Revisiting the pipe metaphor of a once perfectly functioning world as a well-oiled machine, in Somethingpolis, we undeniably sense that the city has gone mad, gone wrong. Overloaded, overwhelmed and bursting at the seams the current reality is one of distortion and strangeness. It is also interesting to note that with very few elements, one structure coming out of the floor the other out of the walls, we are able to sense the palpitation of a city as a monster, an all devouring creature.
The sculpted forms seem to be made spontaneously, without much attention to beauty, colour or surface finish, that are usually preoccupations of ceramic artists. She unapologetically uses materials like PU foam, cement, plumbing pipes, plaster and glue, which also appear like skin or flesh on the long pipes that can be compared to bare bones.
It is no coincidence that these are modern construction materials which complement the terracotta clay (the most ancient construction material known to man), In that sense Somethingpolis also refers back to her earlier work of the Hand Job or the body in which unglazed clay is used to portray something living as an extension of one’s body, self-captured as a form or an impression and fired to make intangible ideas appear tangible.
Rahul Kumar and Chetnaa
TerraGeometrix is an abstract and poetic take on mindless urbanisation and the indistinguishable landscape that arises as a result. The work addresses loss of architectural identity and heritage through the subtle use of gold that contrasts with a dull and sombre brown. Rahul Kumar has been using the two-dimensional circle to create large wall installations in bright, monochromatic colours and varied compositions to explore ideas of dichotomy for some time. However, TerraGeometrix is a collaborative project with the artist Chetnaa, who comes from a background of drawing and refined geometry. She focuses on the moving line and its subsequent grouping and ungrouping.
The collaboration itself has been refreshing for the duo. For Rahul it meant a release from orthodox concepts of object-based domestic craft-ceramics and a fresh look at the material and its possibilities. He recalls how he would never have thought of using a final engobe surface without a glaze earlier. For Chetnaa, too, working with a new material was a struggle to let go of the control and perfection of a paper-based work.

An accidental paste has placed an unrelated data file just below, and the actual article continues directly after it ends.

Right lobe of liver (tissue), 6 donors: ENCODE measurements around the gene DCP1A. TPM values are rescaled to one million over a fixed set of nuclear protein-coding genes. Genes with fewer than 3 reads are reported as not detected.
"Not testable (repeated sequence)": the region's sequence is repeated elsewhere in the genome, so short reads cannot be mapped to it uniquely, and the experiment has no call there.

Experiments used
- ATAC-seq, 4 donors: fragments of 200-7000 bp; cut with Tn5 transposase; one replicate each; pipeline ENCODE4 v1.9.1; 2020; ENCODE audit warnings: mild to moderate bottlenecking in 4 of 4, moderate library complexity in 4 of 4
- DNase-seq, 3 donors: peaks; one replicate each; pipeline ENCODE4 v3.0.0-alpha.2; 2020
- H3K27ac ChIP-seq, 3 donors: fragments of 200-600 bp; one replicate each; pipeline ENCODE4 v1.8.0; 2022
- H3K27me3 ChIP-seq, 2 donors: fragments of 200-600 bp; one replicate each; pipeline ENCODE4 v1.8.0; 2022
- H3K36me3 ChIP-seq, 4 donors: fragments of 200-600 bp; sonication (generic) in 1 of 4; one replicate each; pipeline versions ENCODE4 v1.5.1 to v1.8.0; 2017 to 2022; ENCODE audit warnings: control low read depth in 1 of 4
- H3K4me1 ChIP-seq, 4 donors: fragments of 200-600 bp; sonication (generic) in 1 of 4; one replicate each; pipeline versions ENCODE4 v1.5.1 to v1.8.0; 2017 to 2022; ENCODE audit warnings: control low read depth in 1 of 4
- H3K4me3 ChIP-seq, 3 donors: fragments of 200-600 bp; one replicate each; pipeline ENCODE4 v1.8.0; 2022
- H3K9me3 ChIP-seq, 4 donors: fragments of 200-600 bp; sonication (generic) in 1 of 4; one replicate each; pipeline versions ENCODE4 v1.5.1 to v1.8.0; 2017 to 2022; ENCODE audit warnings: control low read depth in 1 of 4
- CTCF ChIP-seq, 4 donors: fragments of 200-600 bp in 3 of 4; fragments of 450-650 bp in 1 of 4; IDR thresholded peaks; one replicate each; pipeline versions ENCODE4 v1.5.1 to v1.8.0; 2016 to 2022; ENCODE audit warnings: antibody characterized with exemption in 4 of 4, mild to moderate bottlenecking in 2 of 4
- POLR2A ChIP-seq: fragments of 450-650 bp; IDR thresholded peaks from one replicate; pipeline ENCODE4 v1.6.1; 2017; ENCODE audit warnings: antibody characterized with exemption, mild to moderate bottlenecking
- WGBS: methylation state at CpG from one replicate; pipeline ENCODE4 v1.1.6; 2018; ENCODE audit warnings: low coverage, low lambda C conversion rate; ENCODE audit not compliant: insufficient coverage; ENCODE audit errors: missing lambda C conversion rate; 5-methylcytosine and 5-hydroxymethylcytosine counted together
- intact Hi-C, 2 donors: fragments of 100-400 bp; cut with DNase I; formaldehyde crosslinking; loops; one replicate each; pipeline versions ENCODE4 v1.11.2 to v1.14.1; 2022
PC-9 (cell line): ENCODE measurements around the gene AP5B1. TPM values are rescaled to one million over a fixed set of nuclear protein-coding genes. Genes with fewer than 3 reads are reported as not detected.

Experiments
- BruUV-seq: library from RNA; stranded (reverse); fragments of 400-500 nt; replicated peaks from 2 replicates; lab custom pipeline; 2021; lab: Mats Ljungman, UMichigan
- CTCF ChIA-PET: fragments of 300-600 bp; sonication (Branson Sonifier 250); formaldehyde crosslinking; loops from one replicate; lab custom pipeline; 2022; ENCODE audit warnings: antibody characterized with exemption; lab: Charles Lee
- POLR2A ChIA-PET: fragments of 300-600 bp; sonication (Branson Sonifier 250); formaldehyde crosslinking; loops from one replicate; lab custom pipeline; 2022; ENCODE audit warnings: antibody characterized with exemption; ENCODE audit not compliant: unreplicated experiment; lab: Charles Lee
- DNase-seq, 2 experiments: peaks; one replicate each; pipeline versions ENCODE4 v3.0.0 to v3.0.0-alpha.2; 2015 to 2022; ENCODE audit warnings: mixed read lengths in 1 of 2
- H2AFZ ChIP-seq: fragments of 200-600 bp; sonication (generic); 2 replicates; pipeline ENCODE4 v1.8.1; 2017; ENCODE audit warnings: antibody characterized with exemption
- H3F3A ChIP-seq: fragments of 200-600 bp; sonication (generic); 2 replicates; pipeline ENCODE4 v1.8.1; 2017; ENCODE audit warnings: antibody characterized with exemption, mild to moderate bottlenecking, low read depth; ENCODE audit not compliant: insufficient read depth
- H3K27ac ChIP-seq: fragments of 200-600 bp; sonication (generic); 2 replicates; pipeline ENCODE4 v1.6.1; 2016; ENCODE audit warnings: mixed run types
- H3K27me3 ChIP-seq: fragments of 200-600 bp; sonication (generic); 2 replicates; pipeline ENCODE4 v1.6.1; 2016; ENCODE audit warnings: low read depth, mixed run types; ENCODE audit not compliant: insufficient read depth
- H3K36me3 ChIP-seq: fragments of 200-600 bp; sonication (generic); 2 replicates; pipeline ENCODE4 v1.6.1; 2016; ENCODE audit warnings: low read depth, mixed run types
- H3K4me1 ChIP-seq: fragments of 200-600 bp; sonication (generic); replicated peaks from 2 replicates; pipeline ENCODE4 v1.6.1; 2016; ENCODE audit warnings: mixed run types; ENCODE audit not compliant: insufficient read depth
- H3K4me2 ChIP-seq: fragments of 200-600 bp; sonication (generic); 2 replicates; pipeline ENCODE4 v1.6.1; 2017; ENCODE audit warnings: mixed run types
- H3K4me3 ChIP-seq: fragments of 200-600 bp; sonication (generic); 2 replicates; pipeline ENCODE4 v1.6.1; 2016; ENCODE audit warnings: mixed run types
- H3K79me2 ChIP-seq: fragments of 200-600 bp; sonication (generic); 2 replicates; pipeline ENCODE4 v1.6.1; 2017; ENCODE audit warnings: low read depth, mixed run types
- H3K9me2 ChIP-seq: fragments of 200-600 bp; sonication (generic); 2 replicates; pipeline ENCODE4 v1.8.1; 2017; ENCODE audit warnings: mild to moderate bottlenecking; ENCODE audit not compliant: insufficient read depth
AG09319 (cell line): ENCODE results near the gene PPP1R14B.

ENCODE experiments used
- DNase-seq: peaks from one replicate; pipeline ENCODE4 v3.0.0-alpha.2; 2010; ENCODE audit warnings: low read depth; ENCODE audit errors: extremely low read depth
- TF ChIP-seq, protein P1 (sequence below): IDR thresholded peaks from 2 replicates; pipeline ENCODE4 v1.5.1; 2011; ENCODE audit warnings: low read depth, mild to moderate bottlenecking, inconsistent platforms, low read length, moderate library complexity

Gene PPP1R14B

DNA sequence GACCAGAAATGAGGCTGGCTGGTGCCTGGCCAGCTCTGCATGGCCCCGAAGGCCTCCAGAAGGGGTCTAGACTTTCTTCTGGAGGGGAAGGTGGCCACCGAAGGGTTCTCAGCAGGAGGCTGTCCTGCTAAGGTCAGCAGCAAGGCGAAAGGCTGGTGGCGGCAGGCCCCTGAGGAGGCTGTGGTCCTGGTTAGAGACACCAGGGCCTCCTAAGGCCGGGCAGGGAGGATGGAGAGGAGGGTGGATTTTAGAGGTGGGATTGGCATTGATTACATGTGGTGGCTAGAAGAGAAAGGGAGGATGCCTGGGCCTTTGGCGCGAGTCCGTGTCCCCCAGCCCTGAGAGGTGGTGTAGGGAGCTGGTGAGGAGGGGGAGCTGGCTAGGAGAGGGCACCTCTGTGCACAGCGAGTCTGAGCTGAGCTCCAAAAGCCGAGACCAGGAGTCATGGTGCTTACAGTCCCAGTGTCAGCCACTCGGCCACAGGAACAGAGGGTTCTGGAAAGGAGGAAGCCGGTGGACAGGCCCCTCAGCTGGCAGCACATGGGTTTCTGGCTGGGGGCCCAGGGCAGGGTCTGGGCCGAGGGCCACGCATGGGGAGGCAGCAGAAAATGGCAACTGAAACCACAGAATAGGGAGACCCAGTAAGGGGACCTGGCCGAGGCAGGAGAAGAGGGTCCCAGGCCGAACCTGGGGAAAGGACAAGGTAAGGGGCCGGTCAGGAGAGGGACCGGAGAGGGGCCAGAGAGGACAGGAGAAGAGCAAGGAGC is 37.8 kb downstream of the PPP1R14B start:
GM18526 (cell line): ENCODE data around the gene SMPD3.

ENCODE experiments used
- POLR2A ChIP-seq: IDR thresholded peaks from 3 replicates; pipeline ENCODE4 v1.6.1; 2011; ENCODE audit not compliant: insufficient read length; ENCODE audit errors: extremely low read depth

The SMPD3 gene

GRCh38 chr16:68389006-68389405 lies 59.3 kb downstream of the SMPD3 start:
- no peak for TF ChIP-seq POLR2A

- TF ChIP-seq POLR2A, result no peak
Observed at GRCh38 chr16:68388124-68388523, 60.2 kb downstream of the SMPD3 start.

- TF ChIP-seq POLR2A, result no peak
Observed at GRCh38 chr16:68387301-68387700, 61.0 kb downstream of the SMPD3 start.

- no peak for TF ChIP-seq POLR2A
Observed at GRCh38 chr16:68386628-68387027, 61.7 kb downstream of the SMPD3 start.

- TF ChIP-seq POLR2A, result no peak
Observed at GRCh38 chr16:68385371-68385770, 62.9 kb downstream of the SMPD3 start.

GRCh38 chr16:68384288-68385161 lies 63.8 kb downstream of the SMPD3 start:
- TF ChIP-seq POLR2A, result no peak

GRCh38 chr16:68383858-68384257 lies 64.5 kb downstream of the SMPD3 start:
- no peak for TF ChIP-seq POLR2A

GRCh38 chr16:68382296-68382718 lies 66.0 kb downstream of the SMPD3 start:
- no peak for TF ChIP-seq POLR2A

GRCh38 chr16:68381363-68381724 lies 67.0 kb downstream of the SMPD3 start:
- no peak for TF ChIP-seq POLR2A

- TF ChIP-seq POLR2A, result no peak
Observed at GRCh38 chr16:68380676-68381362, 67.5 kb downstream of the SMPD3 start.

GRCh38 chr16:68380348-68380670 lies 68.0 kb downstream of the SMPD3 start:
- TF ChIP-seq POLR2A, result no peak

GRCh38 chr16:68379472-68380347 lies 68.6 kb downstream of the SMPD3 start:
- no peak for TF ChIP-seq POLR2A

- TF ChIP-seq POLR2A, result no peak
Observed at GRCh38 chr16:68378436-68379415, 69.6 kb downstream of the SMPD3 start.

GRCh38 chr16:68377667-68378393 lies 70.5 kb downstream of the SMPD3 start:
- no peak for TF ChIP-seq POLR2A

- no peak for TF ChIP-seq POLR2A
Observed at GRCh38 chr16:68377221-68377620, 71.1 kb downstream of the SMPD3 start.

To create the dull brown look which represents the loss, the artists fired iron rich slips and engobes, and in some cases earth from their neighborhood which melted and adhered to the circular discs. Some discs appear to have remnants of the past in the form of blue jaalis and flashes of gold that peep at us from different parts of the installation, hinting at a rich heritage long gone and neglected. This was an important feature to the artists as they are relevant to the city of Jaipur, where the triennial was based. The work was created using 220 circular ceramic-disc components that mimic the forms created on the potter’s wheel. These tend to point at industrialization and perfection, perhaps indicating a loss of the hand, the beauty of the organic and the many makers.
The entire artwork has criss-crossed lines running through marking the rapid movements of traffic or people as seen in a bird’s eye view. We are confronted through the artwork, to the mad speed that our cities force us to live in. The lines also appear to be gashes that erase the past and signify a future where everything is homogenous and monochromatic.
Mindless Urbanisation is a universal issue today and hence the artworks discussed are very much placed within the global context. However all the artists were aware of the heritage of the city of Jaipur, where the triennale took place and found a thread to connect to this city.
Neha while personifying the city was mindful enough to use “body parts” on her walks and visits in Jaipur , she actually collected broken bits of mortar, bricks etc and incorporated these in the final sculpted work.
The very flat tree shapes that emerge as shadows are reminiscent of the “butis” or floral textile block prints Jaipur is famous for, this was a vital connection for Madhvi.
Terrageometrix uses the “Jaali” or the lattice work, which again is a quintessential element in the heritage properties of the city.
These connections not always obvious to the viewer give the artworks the local context.